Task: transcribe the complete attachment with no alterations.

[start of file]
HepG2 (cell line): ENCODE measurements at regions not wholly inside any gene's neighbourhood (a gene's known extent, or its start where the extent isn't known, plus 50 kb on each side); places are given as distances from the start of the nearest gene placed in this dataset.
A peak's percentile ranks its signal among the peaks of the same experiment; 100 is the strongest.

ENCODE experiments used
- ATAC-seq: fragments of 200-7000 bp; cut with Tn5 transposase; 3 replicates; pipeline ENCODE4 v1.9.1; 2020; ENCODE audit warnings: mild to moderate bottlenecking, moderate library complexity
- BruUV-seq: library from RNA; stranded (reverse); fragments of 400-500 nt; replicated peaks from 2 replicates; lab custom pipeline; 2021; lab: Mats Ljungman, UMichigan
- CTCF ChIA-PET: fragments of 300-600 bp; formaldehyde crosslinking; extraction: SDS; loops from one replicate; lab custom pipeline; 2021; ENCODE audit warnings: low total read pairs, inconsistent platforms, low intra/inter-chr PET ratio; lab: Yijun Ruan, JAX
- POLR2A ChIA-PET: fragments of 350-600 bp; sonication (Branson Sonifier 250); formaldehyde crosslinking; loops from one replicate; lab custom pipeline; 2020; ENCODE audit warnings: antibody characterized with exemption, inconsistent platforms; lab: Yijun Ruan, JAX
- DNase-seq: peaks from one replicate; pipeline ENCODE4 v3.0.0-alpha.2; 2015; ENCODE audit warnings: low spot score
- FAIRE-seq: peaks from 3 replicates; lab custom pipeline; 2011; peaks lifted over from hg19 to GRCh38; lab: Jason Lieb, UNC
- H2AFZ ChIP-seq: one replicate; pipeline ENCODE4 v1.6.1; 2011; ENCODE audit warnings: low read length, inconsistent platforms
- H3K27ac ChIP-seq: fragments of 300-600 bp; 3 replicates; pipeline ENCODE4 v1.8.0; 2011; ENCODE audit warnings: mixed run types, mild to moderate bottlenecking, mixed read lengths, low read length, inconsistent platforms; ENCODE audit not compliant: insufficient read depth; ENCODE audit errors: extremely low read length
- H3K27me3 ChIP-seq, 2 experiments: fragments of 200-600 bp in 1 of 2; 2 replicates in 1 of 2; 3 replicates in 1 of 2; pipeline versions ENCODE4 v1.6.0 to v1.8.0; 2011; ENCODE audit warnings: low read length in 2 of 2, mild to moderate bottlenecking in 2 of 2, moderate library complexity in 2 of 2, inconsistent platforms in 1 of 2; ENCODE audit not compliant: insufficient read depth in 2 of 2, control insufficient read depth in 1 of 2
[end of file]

HepG2 (cell line): ENCODE measurements at regions not wholly inside any gene's neighbourhood (a gene's known extent, or its start where the extent isn't known, plus 50 kb on each side); places are given as distances from the start of the nearest gene placed in this dataset.
A peak's percentile ranks its signal among the peaks of the same experiment; 100 is the strongest.

ENCODE experiments used
- ATAC-seq: fragments of 200-7000 bp; cut with Tn5 transposase; 3 replicates; pipeline ENCODE4 v1.9.1; 2020; ENCODE audit warnings: mild to moderate bottlenecking, moderate library complexity
- BruUV-seq: library from RNA; stranded (reverse); fragments of 400-500 nt; replicated peaks from 2 replicates; lab custom pipeline; 2021; lab: Mats Ljungman, UMichigan
- CTCF ChIA-PET: fragments of 300-600 bp; formaldehyde crosslinking; extraction: SDS; loops from one replicate; lab custom pipeline; 2021; ENCODE audit warnings: low total read pairs, inconsistent platforms, low intra/inter-chr PET ratio; lab: Yijun Ruan, JAX
- POLR2A ChIA-PET: fragments of 350-600 bp; sonication (Branson Sonifier 250); formaldehyde crosslinking; loops from one replicate; lab custom pipeline; 2020; ENCODE audit warnings: antibody characterized with exemption, inconsistent platforms; lab: Yijun Ruan, JAX
- DNase-seq: peaks from one replicate; pipeline ENCODE4 v3.0.0-alpha.2; 2015; ENCODE audit warnings: low spot score
- FAIRE-seq: peaks from 3 replicates; lab custom pipeline; 2011; peaks lifted over from hg19 to GRCh38; lab: Jason Lieb, UNC
- H2AFZ ChIP-seq: one replicate; pipeline ENCODE4 v1.6.1; 2011; ENCODE audit warnings: low read length, inconsistent platforms
- H3K27ac ChIP-seq: fragments of 300-600 bp; 3 replicates; pipeline ENCODE4 v1.8.0; 2011; ENCODE audit warnings: mixed run types, mild to moderate bottlenecking, mixed read lengths, low read length, inconsistent platforms; ENCODE audit not compliant: insufficient read depth; ENCODE audit errors: extremely low read length
- H3K27me3 ChIP-seq, 2 experiments: fragments of 200-600 bp in 1 of 2; 2 replicates in 1 of 2; 3 replicates in 1 of 2; pipeline versions ENCODE4 v1.6.0 to v1.8.0; 2011; ENCODE audit warnings: low read length in 2 of 2, mild to moderate bottlenecking in 2 of 2, moderate library complexity in 2 of 2, inconsistent platforms in 1 of 2; ENCODE audit not compliant: insufficient read depth in 2 of 2, control insufficient read depth in 1 of 2